This may not be true if Tesla is swapping out the SIM for u. They may be able to "Europeanize" everything but the charging port.

You may also want to have a US-spec HPWC installed at home. You can install the "hot" on one pin and the "neutral" on the second pin and the car will see 230-0 and charge just fine. Just make sure you have an appropriate breaker. (This can also work with the UMC if u get someone to install a 14-50 outlet, although getting an electrician to install a 14-50 outlet in France may not be easy.)

I'm shipping my US spec Model S to Greece in a few years and have done a fair amount of reading on this issue

mike.j.rosenberg | August 6, 2016

thanks for the posts. i used the autolib paris charging network (type 3 their side, type 1 j1772 on my side with the adapter that comes in the universal mobile connector kit). i got 16amps, 230volts, resulting in 10 miles of charge per hour for 1 euro/hour. it's still trial and error using the charger; there is no rhyme or reason why sometimes it works and sometimes it doesn't. the speed and costs aren't bad, but not what i had expected from my HPWC back in the US via the nema 14-50 plug. next step is the chademo adapter at 22kw on the city's belib network, and we'll see how fast that goes.

i'm unable to install a HPWC here due to the fact that i park in a parking garage which, by the way, has no wall plugs

when using my phone as a 3g hotspot, i can get maps to work properly (it accurately geolocates me and moves with me) but not the nav system. i can get radio but not slacker. still pending a reply from tesla paris on the 3g sim swap. i have to determine how much it costs, whether i'd get free data, if it would solve the maps/radio issue, and if not, how much data i need to be purchasing on a 4g hotspot in order to properly use the vehicle.

i had done a good deal of research but obviously not enough with the supercharger oversight

aki, i guess it depends on how often you're using your car and for what distance. i'm not commuting in paris with it; i had intended to use it for weekend trips throughout france and europe a few times a month. for that i was heavily reliant on the supercharger network, and that is just not possible now due to the type 2 plug issue. i am going to have to see how the chademo situation works on the road. if i can get 150miles of charge with one hour, that's doable.

i brought the tesla here because i own it, shipping was free, there are no charging costs, i love the way it drives, and i love the features like the slacker radio and nav system which are industry best. i still love the car, but it's less attractive if i need to pay to have the nav/radio work properly. either way i'm paying to charge here, but the supercharger issue is a major disappointment. one thing that i have yet to mention which you may seriously want to consider is that europe is just not built for cars of the size of the model s. my car is consistently too wide and too long for even large parking spots and parking garage entrances. this will greatly increase the odds that the car is dinged and scraped over the next few years. some days i wish i just had something compact and gas powered like a mini here, but it would be really hard to go back after driving a model s.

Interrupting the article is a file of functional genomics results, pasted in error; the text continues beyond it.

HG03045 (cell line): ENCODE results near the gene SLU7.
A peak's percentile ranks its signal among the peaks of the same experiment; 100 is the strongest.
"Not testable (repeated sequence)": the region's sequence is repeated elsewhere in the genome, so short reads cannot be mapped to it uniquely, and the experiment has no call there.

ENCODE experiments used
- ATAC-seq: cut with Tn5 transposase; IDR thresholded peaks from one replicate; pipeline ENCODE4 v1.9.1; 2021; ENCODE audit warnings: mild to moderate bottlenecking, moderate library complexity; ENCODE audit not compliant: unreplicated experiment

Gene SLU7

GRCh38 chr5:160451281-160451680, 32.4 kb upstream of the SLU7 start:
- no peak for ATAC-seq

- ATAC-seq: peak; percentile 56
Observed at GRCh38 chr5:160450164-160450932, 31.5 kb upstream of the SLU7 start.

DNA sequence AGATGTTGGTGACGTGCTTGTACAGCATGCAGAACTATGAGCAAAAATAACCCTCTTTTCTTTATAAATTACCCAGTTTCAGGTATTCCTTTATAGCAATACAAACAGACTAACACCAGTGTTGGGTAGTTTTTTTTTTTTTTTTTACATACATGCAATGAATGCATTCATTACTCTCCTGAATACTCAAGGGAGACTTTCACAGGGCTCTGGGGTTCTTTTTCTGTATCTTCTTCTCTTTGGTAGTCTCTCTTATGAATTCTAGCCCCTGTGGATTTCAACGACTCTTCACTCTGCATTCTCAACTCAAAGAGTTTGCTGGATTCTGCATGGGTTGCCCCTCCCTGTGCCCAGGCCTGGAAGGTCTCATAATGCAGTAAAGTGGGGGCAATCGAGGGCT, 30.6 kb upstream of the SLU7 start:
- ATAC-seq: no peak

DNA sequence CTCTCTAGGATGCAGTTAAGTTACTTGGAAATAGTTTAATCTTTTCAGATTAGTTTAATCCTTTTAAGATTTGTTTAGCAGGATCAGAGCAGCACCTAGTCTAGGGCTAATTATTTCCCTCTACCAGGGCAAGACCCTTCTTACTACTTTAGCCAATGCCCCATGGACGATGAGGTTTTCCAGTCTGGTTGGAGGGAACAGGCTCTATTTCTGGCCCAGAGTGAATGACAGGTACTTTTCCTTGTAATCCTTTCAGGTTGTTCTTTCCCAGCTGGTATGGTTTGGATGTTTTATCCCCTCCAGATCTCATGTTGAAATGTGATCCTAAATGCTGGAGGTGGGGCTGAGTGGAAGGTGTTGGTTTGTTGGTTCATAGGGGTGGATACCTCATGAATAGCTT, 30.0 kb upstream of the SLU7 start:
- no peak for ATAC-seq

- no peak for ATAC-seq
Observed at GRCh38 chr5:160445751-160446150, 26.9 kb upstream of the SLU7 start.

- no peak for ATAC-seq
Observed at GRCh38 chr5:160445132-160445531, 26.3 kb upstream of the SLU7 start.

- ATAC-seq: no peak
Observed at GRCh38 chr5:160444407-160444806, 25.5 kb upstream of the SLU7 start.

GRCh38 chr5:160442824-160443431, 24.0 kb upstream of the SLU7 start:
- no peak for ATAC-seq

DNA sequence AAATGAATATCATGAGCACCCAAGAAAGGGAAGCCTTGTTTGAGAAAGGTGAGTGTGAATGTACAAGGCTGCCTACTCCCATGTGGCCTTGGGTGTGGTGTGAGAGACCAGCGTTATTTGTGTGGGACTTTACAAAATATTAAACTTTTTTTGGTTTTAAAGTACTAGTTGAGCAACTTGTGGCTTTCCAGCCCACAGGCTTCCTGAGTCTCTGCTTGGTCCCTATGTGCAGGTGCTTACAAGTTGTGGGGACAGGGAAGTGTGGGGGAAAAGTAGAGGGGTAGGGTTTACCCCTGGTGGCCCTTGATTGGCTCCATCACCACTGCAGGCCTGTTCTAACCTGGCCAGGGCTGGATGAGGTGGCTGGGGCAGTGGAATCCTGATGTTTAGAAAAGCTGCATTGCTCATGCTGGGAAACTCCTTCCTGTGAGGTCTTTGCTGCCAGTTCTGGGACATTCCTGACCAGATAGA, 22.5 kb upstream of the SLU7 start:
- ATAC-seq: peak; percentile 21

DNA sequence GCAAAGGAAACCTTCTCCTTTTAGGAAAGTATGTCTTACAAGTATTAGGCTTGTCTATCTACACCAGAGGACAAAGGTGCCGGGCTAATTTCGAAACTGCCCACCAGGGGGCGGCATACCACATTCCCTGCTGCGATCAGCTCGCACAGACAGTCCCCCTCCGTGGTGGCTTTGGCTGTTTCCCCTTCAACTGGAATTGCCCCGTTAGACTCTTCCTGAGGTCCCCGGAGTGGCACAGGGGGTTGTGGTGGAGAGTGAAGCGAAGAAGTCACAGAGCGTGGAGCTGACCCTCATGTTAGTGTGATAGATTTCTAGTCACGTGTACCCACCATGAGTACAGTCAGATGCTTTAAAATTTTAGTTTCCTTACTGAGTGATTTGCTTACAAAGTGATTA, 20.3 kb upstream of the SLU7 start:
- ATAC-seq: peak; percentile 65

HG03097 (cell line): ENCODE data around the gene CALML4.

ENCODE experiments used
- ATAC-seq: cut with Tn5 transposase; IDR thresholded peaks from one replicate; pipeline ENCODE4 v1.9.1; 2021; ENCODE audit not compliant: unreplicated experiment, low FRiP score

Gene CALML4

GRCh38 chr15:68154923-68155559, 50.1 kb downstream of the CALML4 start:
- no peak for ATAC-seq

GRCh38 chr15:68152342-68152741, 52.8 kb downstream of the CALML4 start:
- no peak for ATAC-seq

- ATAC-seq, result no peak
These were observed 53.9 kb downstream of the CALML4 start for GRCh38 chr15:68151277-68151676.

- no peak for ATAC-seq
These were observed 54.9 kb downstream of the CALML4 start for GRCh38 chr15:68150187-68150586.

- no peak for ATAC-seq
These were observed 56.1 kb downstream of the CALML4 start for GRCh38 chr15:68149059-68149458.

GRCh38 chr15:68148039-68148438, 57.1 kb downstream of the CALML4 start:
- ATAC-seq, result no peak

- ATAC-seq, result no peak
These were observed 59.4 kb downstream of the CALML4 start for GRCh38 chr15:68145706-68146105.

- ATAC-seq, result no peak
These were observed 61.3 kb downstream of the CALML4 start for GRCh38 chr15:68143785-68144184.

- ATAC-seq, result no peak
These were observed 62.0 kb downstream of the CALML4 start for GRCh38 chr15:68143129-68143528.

sklancha | August 10, 2016

@Mike- I had my Chevy Tahoe in Europe- initially it felt like a monster truck with the amount of small compact cars they drive around there, but it didn't take long to get comfortable. Even got good at parallel parking in the narrow city streets

krissu | August 10, 2016

The 22kW in Europe is 3 phase 32A Mennekes. You can buy type2 to type 2 cable and add Teslas J1772 adapter, that gets you to 7 kW, as there is just 1 phase used. Thats the max you can get. Tesla US wall charger might be installed, but usual residential houses you still have max 32A, but worth to check out, maybe somewhere you can get the 80A.

krissu | August 10, 2016

Sorry, type2 to type1 cable, have such for Leaf for example.

Drin_m | October 16, 2016

Hi Mike,

Did you ever find a solution for the charge and the 3g internet?

martin | October 16, 2016

I believe a US ChaDeMo adapter that fits your receptacle in your car is your only option.

carlosus | March 12, 2017

Hi Galve2000,

I'm also moving to Greece, Athens and wanted to know if you learned anything more on the charging situation.
1-I will try and get the home Tesla US wall charger 80 if not 50A one installed in Athens (hope this is possible with 220V etc...)
2-Will look into the Chademo adaptors for a US car
3-Thanks mike.j.rosenberg for the info, I will use hotspot for now and see if Tesla Switzerland would do the switch.

If anyone has info on the matter please share,

Thank you,

Galve2000 | March 12, 2017

calorsus:

i wouldn't bother with the "dual charger" option if u are moving your US spec Tesla to Europe. my understanding (which is sort of limited) is that the J1772 spec is single phase only. so that even if you had dual chargers with a US spec car in Europe, you would be limited to 32 amps @ 230 Volts or roughly 7.4 kW of power. which can be handled by a single charger.

if you are installing a dedicated EVSE in yr home in Athens, i would install something capable of three-phase power, but just know that your US-Spec Model S will only use max single phase and then ignore the other 2 phases. I would install a three-phase EVSE simply for future proofing the installation. you won't be able to use the entire capacity, but you never know what BEV you will buy in the future and what it will be capable of, so you want to install something capable of three phases now so you don't have to re-do everything in the future.

as I mentioned in an earlier post, you can wire the hot legs of a US spec HPWC as 230 V and Neutral (instead of 120 V - 120 V which is what happens in the USA) but know that some electricians may not help you do such an installation. in any case you will be limited to 32 Amps, which is again 230 V x 32 Amps or 7.36 KW

when is the big move?

raetser | August 22, 2017

Charging cable for use with US Tesla model S and X in Europe:
https://www.evchargeking.com/en/us-to-eu-tesla-charging-cable

inconel | August 22, 2017

Only for home charging, not for superchargers

Troelshin | August 23, 2017

Do not know if the protocol would work or if there is heat monitoring in the US connector, but actually it should be easy to make an adapter for supercharging as it is DC and two of the six pins in the EU connectors run parallel to support the hi power.

ma.loprevite | August 28, 2017

Hello Mike, I am in the same boat...
moving back to France in four months, lived there for six years and I will take my us MS of course. Besides the Insurance, I just found out that AXA too will do mine, how did you handle the warranty?Gone?And for the SC stations,
what about this:

https://www.evchargeking.com/en/us-to-eu-tesla-charging-cable

to good to be true?

Thanks,
Mau

inconel | August 28, 2017

This cable is 32A and cannot support Supercharging.